Is that you, Mirai? Toyota just made hydrogen sexy
Believe it or not, this sleek-looking, very Lexus-esque sedan is the second-generation Toyota Mirai. While the first iteration of Toyota’s hydrogen fuel-cell-powered sedan looked like an even more alien Prius, the nearly production-ready concept Toyota is previewing ahead of the Tokyo Motor Show has some serious style. On top of that, it boasts huge steps forward in technology that suggest Toyota is committed to making fuel-cell powertrains legitimately viable.
Battery-powered EVs seem like the future right now, bit major players in the car industry often talk about how fuel cell technology is the way forward. That’s because lithium-based battery electric vehicles are limited in size due to packaging, they remain heavy at any scale, and they use a number of non-renewable resources. Fuel cells may win in the long run thanks to the much more plentiful nature of hydrogen, but for the time being, we’re going with batteries, because that’s what the existing infrastructure is able to support in parts of the world where people can actually afford EVs.
With their thermo-isolated high-pressure fuel tanks and complicated, so far very slow and scarce refueling stations, hydrogen-powered fuel cell vehicles aren’t yet close to being as convenient as a gas-powered car. Still, both Japan and South Korea are investing heavily into making the technology more mainstream. Even after about 10,000 units sold, the first-generation Toyota Mirai is still more of a conversation starter than a car that most customers would want to own, let alone die-hard car enthusiasts. The upcoming second-generation brings this fuel cell game to a whole new level.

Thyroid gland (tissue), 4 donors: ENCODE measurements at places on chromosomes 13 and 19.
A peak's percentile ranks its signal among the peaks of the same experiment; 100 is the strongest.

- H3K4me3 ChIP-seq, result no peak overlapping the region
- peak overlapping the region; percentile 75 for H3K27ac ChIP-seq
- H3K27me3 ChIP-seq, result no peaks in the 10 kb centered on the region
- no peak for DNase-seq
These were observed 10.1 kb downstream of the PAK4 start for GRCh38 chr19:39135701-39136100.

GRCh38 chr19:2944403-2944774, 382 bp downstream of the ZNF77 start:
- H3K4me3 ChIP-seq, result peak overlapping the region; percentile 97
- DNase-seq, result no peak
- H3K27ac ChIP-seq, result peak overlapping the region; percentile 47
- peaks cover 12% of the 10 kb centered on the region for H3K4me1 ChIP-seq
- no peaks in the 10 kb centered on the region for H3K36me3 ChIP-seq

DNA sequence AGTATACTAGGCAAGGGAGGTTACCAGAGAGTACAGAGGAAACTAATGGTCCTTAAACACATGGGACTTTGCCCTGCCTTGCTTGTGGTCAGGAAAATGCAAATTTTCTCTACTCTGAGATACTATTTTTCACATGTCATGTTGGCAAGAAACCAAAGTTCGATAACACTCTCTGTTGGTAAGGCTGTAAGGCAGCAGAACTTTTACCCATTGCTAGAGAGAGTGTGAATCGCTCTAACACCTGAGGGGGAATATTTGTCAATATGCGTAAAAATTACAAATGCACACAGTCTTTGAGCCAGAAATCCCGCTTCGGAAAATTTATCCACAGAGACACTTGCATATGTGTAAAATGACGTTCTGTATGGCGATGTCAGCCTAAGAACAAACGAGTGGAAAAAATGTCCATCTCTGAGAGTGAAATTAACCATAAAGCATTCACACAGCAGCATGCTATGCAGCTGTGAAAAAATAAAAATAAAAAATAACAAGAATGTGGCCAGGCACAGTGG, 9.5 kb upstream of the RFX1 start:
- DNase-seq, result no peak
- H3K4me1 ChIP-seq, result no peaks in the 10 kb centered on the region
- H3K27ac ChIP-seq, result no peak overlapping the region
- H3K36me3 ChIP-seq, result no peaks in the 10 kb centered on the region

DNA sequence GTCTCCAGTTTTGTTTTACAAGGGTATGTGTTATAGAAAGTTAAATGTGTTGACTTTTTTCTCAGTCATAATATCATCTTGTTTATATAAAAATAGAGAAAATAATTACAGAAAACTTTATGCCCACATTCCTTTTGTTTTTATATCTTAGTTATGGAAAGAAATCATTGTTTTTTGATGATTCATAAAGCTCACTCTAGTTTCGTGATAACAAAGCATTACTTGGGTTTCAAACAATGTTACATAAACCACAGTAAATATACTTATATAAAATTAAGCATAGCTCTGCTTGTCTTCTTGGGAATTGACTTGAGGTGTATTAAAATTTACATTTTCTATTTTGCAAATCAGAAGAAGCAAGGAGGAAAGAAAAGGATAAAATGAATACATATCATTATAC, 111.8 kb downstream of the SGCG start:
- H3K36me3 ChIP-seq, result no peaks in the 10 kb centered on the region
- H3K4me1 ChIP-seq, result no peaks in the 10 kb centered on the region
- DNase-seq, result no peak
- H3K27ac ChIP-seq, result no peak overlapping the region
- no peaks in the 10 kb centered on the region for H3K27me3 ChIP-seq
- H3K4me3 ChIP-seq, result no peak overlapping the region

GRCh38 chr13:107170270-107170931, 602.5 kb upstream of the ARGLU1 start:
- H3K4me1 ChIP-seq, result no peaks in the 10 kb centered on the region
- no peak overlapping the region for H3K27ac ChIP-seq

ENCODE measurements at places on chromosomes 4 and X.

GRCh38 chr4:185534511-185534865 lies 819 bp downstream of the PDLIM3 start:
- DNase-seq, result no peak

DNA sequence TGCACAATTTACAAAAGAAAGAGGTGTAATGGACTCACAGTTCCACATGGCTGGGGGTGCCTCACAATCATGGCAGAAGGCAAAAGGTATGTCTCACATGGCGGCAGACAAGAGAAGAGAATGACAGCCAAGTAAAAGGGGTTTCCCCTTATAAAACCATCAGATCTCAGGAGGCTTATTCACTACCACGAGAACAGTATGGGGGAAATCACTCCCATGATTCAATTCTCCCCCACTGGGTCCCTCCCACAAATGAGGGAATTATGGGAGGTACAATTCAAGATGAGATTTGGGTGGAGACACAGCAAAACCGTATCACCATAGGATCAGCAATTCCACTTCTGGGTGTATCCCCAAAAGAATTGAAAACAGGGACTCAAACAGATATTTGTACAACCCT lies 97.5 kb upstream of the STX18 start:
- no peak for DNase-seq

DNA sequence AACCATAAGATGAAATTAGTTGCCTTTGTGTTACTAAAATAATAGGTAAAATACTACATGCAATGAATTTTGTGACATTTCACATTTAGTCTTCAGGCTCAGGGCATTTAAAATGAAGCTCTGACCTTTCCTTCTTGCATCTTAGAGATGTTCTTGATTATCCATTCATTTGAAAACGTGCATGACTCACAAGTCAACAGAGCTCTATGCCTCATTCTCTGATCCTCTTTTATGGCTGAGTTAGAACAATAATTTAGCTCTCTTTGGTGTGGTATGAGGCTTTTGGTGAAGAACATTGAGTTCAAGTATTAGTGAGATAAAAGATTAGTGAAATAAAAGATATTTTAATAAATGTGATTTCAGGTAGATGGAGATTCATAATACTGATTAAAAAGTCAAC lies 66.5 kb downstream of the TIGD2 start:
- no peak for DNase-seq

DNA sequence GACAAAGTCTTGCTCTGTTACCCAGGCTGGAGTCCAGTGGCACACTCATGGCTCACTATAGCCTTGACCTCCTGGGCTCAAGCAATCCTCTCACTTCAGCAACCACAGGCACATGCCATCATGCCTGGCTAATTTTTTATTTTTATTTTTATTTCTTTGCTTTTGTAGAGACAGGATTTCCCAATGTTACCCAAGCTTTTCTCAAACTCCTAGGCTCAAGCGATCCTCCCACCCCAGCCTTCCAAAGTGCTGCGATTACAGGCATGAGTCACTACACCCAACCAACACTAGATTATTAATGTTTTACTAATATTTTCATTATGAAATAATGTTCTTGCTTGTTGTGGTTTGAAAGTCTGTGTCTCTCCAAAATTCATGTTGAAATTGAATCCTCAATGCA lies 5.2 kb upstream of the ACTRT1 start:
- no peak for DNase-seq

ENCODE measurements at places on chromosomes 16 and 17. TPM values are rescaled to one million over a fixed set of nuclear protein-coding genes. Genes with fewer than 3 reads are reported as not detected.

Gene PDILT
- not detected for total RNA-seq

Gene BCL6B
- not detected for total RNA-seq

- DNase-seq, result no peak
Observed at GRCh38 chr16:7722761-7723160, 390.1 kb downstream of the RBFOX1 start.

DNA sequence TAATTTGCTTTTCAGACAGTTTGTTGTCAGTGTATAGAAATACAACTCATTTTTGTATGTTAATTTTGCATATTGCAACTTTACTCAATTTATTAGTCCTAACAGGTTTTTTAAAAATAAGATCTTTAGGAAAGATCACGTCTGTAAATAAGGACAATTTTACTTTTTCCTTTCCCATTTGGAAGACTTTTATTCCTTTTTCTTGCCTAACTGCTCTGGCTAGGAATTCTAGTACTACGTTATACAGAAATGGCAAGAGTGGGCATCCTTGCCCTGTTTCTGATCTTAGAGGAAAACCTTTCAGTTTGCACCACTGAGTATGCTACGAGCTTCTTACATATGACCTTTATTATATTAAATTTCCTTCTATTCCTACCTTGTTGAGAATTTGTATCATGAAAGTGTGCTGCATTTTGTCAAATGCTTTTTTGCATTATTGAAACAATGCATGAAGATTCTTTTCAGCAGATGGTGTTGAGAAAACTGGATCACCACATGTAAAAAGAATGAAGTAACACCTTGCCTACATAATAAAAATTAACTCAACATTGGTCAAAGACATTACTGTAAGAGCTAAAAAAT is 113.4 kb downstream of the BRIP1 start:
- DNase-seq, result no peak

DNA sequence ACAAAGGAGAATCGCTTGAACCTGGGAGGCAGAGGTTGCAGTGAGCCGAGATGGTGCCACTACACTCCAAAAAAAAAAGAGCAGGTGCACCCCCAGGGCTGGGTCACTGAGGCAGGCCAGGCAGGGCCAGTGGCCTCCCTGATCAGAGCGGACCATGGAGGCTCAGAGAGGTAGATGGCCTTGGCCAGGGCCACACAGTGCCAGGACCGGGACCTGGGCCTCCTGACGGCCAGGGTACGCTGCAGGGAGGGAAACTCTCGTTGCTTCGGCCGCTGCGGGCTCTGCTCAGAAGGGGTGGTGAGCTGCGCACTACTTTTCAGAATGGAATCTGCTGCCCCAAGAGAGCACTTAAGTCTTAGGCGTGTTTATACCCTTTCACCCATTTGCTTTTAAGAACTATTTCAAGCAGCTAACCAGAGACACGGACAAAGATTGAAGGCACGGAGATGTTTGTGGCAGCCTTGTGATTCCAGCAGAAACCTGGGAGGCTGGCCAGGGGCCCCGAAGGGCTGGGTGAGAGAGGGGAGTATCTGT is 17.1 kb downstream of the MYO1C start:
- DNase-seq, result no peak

For starters, the “Concept” premiering at the Tokyo Motor Show is rear-wheel drive. Toyota says “improvements in fuel cell technology offer up to 30 percent greater range, plus improved acceleration and performance.” On top of that, this second-generation Mirai just looks fantastic.
After making it speedier with more room in the cabin, Mirai Chief Engineer Yoshikazu Tanaka explained the higher objective: “I want customers to say ‘I chose the Mirai because I simply wanted this car, and it just happens to be an FCEV.’ We will continue our development work focusing on that feeling, and we hope that with the new Mirai we will be a leader in helping to realize a hydrogen energy society.”
While the rear overhang somewhat compromises the now five-seater sedan’s rear-drive proportions, its the 20-inch wheels and Toyota’s now “Force Blue Multiple Layers” paint really makes up for most of that. Inside, Mirai buyers will also find a 12.3-inch wide screen on the center console, as well as “an instrument panel that embraces the driver.”
Toyota also claims that the improvements made to the now higher capacity fuel cell system makes for handling that is “light and easy on winding roads”, while on the highway, the Mirai “produces an exceptional sense of power at all speeds.”
Scheduled for launch starting in late 2020, initially in Japan, North America and Europe, the second-generation Toyota Mirai seems to be a very serious contender for our eco-continuous hearts. Getting speed, central zone access and other green perks in exchange for emitting only water and heat sounds like a deal.